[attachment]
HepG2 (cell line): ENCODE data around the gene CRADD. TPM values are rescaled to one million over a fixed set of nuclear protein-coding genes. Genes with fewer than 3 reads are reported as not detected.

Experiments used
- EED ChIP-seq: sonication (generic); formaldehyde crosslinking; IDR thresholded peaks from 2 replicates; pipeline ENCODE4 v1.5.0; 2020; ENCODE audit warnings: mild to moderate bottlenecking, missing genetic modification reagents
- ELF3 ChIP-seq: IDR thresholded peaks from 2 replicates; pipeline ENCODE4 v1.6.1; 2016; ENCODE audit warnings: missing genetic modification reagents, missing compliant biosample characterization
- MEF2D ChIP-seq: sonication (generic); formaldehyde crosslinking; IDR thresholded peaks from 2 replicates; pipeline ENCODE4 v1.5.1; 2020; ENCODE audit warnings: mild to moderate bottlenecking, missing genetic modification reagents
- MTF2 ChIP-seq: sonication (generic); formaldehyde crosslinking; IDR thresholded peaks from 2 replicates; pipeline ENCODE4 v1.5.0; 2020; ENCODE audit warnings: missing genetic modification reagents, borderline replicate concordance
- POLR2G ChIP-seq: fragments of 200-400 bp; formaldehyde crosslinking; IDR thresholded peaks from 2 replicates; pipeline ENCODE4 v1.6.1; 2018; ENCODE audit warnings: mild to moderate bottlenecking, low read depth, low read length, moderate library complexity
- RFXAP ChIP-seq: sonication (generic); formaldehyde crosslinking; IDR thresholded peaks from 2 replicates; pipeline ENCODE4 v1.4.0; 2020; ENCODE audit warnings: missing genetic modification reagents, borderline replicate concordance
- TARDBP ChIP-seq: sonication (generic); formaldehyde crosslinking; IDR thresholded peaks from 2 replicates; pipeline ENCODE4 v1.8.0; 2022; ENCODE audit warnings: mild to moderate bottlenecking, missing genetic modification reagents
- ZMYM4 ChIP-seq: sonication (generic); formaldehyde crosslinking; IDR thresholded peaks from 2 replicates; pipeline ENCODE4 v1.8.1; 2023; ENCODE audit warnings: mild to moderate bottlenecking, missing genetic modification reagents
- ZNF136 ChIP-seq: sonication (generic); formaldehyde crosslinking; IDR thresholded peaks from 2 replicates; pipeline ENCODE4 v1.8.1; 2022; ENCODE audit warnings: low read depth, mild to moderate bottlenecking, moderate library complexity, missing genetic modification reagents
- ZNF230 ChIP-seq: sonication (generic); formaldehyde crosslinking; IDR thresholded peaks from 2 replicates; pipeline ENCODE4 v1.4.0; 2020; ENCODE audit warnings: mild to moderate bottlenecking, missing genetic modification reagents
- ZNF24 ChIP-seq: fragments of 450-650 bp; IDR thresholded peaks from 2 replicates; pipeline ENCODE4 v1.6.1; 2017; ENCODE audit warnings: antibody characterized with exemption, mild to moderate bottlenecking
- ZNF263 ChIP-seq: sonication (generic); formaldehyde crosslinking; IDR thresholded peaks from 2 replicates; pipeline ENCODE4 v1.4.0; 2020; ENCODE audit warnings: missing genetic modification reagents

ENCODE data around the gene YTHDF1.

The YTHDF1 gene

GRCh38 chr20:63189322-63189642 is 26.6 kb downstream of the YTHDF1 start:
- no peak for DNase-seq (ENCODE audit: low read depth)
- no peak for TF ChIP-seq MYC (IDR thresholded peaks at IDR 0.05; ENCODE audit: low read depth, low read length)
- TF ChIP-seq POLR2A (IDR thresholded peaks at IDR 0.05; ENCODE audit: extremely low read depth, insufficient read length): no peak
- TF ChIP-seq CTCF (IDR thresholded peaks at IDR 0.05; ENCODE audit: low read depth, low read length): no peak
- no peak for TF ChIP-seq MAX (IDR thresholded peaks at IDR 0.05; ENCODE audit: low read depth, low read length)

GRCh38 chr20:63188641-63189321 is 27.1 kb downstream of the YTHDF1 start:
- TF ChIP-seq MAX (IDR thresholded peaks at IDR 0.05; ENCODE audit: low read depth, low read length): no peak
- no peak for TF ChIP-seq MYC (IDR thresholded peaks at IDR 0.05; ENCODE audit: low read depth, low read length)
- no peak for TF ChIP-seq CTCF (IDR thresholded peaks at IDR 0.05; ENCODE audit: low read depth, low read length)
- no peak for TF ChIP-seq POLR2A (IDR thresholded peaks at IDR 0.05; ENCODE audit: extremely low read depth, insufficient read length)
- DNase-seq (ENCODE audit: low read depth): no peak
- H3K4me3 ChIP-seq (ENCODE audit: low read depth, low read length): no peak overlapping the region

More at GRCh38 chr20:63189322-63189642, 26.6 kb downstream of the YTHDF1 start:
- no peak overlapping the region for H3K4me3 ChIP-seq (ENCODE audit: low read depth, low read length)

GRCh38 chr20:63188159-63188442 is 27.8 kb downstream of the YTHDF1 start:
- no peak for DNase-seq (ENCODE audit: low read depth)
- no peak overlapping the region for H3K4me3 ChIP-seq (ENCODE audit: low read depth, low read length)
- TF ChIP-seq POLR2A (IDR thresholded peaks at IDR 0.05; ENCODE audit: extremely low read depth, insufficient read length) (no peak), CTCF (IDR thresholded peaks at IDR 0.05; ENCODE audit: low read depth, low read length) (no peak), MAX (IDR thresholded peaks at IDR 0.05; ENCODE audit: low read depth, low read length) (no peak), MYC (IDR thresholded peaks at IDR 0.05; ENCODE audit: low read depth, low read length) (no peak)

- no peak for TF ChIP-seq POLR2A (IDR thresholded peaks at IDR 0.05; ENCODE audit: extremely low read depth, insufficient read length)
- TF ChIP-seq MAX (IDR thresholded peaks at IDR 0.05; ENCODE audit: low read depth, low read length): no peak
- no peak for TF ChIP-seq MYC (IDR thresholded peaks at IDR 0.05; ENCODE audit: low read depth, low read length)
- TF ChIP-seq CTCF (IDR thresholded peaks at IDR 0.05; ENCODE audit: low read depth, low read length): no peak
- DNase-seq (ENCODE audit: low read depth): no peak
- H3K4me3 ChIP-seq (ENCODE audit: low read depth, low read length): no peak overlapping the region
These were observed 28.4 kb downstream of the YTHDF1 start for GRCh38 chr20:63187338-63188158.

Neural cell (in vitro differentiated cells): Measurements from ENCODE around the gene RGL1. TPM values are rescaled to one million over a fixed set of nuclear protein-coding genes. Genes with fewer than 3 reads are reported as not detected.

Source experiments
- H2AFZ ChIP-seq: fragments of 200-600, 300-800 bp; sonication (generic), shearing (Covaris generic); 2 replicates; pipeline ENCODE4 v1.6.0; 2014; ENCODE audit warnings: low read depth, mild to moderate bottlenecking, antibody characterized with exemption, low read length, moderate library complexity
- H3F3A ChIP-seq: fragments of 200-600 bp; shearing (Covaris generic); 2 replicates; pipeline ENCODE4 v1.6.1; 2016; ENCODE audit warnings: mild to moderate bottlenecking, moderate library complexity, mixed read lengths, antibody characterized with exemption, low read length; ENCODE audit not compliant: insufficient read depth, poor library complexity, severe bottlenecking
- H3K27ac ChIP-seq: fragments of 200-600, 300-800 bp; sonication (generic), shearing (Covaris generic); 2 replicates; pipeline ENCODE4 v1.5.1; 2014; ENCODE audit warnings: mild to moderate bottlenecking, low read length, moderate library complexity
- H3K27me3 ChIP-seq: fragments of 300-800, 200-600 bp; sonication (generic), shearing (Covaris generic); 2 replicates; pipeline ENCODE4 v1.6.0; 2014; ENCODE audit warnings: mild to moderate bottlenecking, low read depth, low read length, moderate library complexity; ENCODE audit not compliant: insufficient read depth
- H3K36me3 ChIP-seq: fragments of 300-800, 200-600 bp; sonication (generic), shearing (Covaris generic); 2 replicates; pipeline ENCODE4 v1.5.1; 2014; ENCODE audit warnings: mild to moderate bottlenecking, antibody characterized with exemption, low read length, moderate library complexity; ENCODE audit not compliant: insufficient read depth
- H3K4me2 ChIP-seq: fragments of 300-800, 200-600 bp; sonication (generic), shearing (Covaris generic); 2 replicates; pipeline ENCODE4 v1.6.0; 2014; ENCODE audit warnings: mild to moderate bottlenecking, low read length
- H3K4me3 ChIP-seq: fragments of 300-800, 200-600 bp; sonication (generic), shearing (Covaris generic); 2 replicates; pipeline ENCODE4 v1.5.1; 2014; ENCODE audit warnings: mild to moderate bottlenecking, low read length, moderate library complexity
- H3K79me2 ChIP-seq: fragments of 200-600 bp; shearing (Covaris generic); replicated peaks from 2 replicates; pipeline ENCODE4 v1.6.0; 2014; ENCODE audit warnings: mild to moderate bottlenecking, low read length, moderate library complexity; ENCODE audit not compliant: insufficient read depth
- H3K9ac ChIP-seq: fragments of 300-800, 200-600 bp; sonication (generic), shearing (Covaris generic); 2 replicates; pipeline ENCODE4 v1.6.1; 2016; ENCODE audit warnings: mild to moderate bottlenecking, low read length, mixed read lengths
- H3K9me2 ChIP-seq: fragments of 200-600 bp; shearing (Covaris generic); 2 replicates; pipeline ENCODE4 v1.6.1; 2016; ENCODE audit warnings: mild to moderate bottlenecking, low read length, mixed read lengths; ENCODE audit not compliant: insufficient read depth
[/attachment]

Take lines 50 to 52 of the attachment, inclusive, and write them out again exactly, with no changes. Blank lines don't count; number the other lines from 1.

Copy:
- H3K4me2 ChIP-seq: fragments of 300-800, 200-600 bp; sonication (generic), shearing (Covaris generic); 2 replicates; pipeline ENCODE4 v1.6.0; 2014; ENCODE audit warnings: mild to moderate bottlenecking, low read length
- H3K4me3 ChIP-seq: fragments of 300-800, 200-600 bp; sonication (generic), shearing (Covaris generic); 2 replicates; pipeline ENCODE4 v1.5.1; 2014; ENCODE audit warnings: mild to moderate bottlenecking, low read length, moderate library complexity
- H3K79me2 ChIP-seq: fragments of 200-600 bp; shearing (Covaris generic); replicated peaks from 2 replicates; pipeline ENCODE4 v1.6.0; 2014; ENCODE audit warnings: mild to moderate bottlenecking, low read length, moderate library complexity; ENCODE audit not compliant: insufficient read depth